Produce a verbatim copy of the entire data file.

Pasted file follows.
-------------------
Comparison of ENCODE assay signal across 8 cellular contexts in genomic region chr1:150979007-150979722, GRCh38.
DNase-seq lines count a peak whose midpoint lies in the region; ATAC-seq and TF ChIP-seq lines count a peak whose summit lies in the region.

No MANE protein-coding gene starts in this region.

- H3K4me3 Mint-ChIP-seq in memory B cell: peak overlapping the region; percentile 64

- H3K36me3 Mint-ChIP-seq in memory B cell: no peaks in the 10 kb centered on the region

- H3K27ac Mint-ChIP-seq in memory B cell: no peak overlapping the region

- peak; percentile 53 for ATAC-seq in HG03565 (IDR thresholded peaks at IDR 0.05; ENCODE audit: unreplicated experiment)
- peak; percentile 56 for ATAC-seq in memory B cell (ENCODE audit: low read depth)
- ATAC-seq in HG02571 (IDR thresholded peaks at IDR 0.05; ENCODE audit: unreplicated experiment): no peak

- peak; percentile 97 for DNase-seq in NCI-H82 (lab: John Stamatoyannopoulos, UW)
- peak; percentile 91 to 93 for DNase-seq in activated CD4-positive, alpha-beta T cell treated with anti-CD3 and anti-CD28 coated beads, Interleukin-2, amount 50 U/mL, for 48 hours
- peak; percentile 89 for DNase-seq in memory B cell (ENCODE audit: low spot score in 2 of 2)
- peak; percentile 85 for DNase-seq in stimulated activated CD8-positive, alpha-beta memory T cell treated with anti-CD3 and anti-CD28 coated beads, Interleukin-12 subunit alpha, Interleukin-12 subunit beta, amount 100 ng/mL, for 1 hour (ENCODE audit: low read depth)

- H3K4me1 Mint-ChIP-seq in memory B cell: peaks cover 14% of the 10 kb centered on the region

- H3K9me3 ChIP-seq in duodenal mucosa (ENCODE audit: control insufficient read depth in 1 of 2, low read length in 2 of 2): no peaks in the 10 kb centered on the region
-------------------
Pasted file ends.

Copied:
Comparison of ENCODE assay signal across 8 cellular contexts in genomic region chr1:150979007-150979722, GRCh38.
DNase-seq lines count a peak whose midpoint lies in the region; ATAC-seq and TF ChIP-seq lines count a peak whose summit lies in the region.

No MANE protein-coding gene starts in this region.

- H3K4me3 Mint-ChIP-seq in memory B cell: peak overlapping the region; percentile 64

- H3K36me3 Mint-ChIP-seq in memory B cell: no peaks in the 10 kb centered on the region

- H3K27ac Mint-ChIP-seq in memory B cell: no peak overlapping the region

- peak; percentile 53 for ATAC-seq in HG03565 (IDR thresholded peaks at IDR 0.05; ENCODE audit: unreplicated experiment)
- peak; percentile 56 for ATAC-seq in memory B cell (ENCODE audit: low read depth)
- ATAC-seq in HG02571 (IDR thresholded peaks at IDR 0.05; ENCODE audit: unreplicated experiment): no peak

- peak; percentile 97 for DNase-seq in NCI-H82 (lab: John Stamatoyannopoulos, UW)
- peak; percentile 91 to 93 for DNase-seq in activated CD4-positive, alpha-beta T cell treated with anti-CD3 and anti-CD28 coated beads, Interleukin-2, amount 50 U/mL, for 48 hours
- peak; percentile 89 for DNase-seq in memory B cell (ENCODE audit: low spot score in 2 of 2)
- peak; percentile 85 for DNase-seq in stimulated activated CD8-positive, alpha-beta memory T cell treated with anti-CD3 and anti-CD28 coated beads, Interleukin-12 subunit alpha, Interleukin-12 subunit beta, amount 100 ng/mL, for 1 hour (ENCODE audit: low read depth)

- H3K4me1 Mint-ChIP-seq in memory B cell: peaks cover 14% of the 10 kb centered on the region

- H3K9me3 ChIP-seq in duodenal mucosa (ENCODE audit: control insufficient read depth in 1 of 2, low read length in 2 of 2): no peaks in the 10 kb centered on the region